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    DARPA Robotics Challenge: Team IHMC's Atlas Robot

    The DARPA Robotics Challenge challenged teams with designing and teaching robots to complete an obstacle course simulating a disaster relief scenario--a task more difficult than it sounds. We chat with Doug Steven of the Florida Institute for Human and Machine Cognition to learn how the IHMC team has programmed a Boston Dynamics Atlas robot to tackle the competition.

    Codename Colossus Custom 3D-Printed Mech

    Singapore-based maker Michael Sng shared this video of his custom-designed mech that's composed entirely of hand-painted and assembled 3d-printed parts. His Codename Colossus is made of 400 printed components, with lights and servos to animate the kinetic art toy. To give you a sense of its complexity, Sng has also filmed videos showing the clean-up process for the parts, as well as the full assembly in time-lapse. An impressively time-consuming project that he calls an antithesis to mass production. It'll be on display at this year's New York Comic-Con. (h/t Jerome)

    The Talking Room: Adam Savage Interviews Astro Teller

    Adam Savage welcomes Astro Teller to The Talking Room! Astro is Google's 'Captain of Moonshots', directing the Google X lab where self-driving cars, smart contact lenses, and other futuristic projects are conceived and made real. Adam sat down with Astro at the Tested Live Show this past October to chat about the benefits of thinking big and failing quickly.

    Testing: Asus ZenFone 2 Smartphone

    In the United States, on-contract subsidies for phones is slowly being supplanted by leasing and "easy-pay" deals where users can get new phones for no money down--the full price of the phone is amortized over the term of the contract. It's another way that carriers are trying to hide the fact that the latest flagship phones are more expensive than most people think--$600 and up in the bottom line. That's why we take note when phones like the Nexus 5 and OnePlus One are released for half that price, off-contract and unlocked for use with any GSM carrier. The latest of these low-cost high-end phones is Asus' ZenFone 2, which I've been using for the past few weeks. Its recent US release turned heads because of its price: $200 for a 1080p phone with really good technical specs. Sounds great on paper, and I'm happy to report that there aren't many catches (at least not any you can't work around).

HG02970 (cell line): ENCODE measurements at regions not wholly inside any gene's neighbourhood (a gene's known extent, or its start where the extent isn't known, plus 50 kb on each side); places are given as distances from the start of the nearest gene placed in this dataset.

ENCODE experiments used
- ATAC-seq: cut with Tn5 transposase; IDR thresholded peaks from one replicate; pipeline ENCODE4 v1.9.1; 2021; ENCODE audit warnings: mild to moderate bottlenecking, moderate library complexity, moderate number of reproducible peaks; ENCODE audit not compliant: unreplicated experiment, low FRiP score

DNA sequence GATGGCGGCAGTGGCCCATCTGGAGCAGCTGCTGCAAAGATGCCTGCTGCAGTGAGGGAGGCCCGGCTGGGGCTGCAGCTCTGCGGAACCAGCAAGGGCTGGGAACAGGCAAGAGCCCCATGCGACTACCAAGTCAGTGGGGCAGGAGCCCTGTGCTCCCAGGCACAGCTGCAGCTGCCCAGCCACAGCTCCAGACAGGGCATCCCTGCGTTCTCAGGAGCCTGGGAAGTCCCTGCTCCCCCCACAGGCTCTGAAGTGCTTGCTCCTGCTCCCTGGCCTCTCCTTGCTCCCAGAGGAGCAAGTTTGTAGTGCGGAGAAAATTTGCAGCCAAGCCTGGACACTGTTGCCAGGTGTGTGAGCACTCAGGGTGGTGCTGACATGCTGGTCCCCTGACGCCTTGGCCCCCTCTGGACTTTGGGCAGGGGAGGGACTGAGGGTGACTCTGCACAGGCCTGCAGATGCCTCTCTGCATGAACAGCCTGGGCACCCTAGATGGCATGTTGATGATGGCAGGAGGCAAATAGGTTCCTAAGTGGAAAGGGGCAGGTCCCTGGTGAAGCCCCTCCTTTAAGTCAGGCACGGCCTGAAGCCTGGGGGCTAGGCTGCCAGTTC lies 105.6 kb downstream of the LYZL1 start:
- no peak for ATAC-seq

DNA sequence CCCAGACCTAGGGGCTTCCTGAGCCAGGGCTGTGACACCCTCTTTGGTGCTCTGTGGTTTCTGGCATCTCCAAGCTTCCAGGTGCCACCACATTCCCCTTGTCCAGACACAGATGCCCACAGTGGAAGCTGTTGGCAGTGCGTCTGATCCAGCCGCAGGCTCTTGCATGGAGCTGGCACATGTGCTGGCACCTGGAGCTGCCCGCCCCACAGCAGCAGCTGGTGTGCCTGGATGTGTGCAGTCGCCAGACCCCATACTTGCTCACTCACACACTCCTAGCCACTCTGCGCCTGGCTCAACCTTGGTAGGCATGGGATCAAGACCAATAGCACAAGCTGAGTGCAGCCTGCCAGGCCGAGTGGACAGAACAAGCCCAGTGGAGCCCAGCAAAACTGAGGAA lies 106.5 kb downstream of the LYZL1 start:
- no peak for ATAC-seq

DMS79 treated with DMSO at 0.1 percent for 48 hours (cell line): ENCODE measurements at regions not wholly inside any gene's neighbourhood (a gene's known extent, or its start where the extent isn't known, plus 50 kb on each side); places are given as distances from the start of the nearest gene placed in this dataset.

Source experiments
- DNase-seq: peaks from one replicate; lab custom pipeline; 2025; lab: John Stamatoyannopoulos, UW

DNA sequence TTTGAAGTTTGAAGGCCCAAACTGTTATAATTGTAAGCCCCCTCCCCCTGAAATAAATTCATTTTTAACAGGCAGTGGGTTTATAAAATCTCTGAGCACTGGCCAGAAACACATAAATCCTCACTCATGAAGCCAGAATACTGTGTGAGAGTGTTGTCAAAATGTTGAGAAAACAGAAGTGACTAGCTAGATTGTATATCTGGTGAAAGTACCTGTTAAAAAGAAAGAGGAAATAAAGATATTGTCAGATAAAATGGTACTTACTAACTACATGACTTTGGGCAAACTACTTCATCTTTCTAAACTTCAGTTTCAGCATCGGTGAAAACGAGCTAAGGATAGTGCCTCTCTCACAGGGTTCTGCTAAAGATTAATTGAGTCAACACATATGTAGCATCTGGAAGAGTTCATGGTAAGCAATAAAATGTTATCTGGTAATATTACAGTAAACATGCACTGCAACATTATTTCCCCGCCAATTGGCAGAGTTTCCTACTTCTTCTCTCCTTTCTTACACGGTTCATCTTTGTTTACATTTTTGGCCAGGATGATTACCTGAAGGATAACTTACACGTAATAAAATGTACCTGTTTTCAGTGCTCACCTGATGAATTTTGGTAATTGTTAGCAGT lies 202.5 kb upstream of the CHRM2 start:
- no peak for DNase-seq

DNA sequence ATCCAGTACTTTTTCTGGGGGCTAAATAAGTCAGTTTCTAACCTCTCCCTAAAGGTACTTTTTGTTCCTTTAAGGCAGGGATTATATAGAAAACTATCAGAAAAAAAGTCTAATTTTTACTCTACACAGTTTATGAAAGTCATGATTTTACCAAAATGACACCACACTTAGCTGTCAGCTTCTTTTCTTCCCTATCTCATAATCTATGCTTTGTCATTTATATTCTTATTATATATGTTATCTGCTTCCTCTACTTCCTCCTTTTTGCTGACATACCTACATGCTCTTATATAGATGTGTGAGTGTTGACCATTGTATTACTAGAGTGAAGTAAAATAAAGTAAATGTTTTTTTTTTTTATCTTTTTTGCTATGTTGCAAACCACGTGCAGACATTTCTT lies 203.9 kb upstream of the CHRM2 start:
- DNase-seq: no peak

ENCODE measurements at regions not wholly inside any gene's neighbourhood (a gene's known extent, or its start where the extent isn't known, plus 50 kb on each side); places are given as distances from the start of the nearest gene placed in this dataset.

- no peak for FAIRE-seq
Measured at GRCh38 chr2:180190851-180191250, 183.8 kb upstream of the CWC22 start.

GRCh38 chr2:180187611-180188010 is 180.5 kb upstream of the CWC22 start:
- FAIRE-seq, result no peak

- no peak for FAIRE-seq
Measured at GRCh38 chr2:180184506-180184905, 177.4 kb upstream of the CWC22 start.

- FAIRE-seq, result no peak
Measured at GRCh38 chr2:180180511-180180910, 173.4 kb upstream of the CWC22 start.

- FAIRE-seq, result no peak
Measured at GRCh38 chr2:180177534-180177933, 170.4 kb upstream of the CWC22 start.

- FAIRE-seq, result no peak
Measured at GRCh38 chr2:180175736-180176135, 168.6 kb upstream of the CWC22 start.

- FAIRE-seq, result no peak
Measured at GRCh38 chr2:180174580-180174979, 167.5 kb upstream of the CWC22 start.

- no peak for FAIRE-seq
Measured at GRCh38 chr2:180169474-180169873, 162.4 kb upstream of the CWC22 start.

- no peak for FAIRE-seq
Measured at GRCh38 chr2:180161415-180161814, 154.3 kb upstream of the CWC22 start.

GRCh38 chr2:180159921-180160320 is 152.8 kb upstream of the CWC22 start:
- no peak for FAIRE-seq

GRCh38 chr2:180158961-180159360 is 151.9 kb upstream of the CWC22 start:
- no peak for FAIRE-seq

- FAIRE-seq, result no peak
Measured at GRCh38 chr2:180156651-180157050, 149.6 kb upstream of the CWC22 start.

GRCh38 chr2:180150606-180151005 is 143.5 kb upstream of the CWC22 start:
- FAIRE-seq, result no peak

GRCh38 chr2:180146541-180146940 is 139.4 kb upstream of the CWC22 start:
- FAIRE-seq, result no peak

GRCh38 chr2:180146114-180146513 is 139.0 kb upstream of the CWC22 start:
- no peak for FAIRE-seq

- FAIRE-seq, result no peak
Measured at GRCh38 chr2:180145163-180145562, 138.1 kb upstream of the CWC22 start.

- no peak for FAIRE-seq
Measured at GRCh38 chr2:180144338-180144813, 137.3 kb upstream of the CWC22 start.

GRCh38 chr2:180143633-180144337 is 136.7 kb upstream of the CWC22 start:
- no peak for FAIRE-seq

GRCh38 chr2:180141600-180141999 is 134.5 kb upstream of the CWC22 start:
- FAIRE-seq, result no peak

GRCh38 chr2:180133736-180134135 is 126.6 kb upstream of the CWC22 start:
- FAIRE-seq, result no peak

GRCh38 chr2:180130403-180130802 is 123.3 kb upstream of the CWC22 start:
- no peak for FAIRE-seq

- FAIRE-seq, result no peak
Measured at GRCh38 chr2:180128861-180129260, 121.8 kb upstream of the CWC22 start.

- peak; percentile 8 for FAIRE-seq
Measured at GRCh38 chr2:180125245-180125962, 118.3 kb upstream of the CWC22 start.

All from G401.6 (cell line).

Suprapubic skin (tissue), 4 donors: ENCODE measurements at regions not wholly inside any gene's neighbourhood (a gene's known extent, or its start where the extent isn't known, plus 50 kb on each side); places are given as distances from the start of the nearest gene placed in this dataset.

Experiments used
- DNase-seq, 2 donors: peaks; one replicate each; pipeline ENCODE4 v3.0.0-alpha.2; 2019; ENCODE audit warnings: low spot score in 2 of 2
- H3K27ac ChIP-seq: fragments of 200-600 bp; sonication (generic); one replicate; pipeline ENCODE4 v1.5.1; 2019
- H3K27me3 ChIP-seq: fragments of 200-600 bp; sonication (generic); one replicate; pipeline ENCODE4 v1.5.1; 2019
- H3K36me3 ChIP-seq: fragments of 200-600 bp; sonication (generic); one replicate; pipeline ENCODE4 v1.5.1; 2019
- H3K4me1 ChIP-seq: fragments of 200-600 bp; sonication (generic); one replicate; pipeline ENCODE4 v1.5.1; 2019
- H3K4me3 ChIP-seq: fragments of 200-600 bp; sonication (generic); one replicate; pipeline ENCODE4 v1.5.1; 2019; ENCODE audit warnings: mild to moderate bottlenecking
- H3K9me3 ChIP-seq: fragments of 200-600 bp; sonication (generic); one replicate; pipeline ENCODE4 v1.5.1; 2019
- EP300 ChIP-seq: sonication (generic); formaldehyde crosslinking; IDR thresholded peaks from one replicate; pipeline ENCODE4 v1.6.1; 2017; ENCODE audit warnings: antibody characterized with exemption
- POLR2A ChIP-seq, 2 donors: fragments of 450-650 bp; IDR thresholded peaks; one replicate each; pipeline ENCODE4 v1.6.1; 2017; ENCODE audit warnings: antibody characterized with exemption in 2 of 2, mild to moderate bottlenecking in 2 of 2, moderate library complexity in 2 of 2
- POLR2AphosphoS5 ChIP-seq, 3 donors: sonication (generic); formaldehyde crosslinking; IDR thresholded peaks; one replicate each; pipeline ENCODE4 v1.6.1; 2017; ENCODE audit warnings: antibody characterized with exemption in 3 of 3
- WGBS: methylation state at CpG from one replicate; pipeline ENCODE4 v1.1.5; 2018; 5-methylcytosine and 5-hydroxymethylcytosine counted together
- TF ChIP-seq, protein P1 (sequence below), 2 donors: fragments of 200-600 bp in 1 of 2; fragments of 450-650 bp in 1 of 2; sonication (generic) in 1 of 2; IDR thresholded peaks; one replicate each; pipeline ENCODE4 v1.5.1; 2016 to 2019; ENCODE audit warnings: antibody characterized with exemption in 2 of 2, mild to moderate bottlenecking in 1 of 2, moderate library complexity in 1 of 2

The Asus ZenFone 2 is also interesting because it runs on an Intel Atom processor. The quad-core SoC is on the top end of Intel's Silvermont architecture, paired with a PowerVR graphics component. It's actually the same chip found in the Dell Venue 8 7000 tablet I tested at the beginning of the year, which was a great performer. As with the Dell tablet, you shouldn't have to worry about Android app compatibility with X86--Android Lollipop's ART runtime takes care of that. And running on a 1080p smartphone, the performance of the chip is competitive with the latest ARM SoCs from Qualcomm and Samsung. My benchmarks showed it fitting between the performance of the Galaxy S6 and LG G4--definitely flagship material. At that level, I couldn't notice performance differences in day to day use, even in gaming.

    I should mention that the ZenFone 2 does come at two price points, with meaningful differences. The $200 entry-level runs a slightly slower 1.8GHz processor, with 2GB of RAM and 16GB of storage. The $300 model I tested has a 2.33GHz Atom, 4GB of RAM, and four times the storage at 64GB. RAM and SoC are the notable differentiators between the models, since you can expand storage on both with a microSD card. Both models also have dual microSIM slots. But even at 1.8GHz and 2GB of RAM, you're going to be able to run any new Android app and game without problems.

    The respectable performance doesn't come as a surprise, so we turn to the areas that really differentiate the day-to-day use of a smartphone: display quality, camera, and battery life. On these counts, the Asus ZenFone is above average, but doesn't claim any crowns. Let's start with the screen.

    In Brief: AMD Fury X Reviews and Benchmarks

    Reviews for AMD's latest flagship GPU are out, and the benchmarks reveal a card capable of solid for 1080p and 1440p gaming, and really excelling at 4K resolution. We don't have a R9 Fury X card in the office to test, but I would direct you to Tom's Hardware, Tech Report, PC Gamer, and PC World for benchmark binging. The upshot: the $650 card is about equal to Nvidia's GTX 980 Ti, with some room for overclocking.

    Norman 3
    Testing: Blade 200QX, A Multi-Purpose Multi-Rotor

    A good indicator of the success of any multi-rotor model is the number of different accessories and hop-ups that are offered for it. By that measure, the Blade 200QX is a big hit. Blade and several other companies offer an array of products for pilots who want to personalize their 200QX and/or change how it performs.

    I've been testing a 200QX for about two months. It is definitely a widely versatile multi-rotor, even without modification. Today, I'll share my opinions of the 200QX in stock form. I will also illustrate three add-ons that allowed me to try new things with this quad.

    Honey, I Shrunk the Skids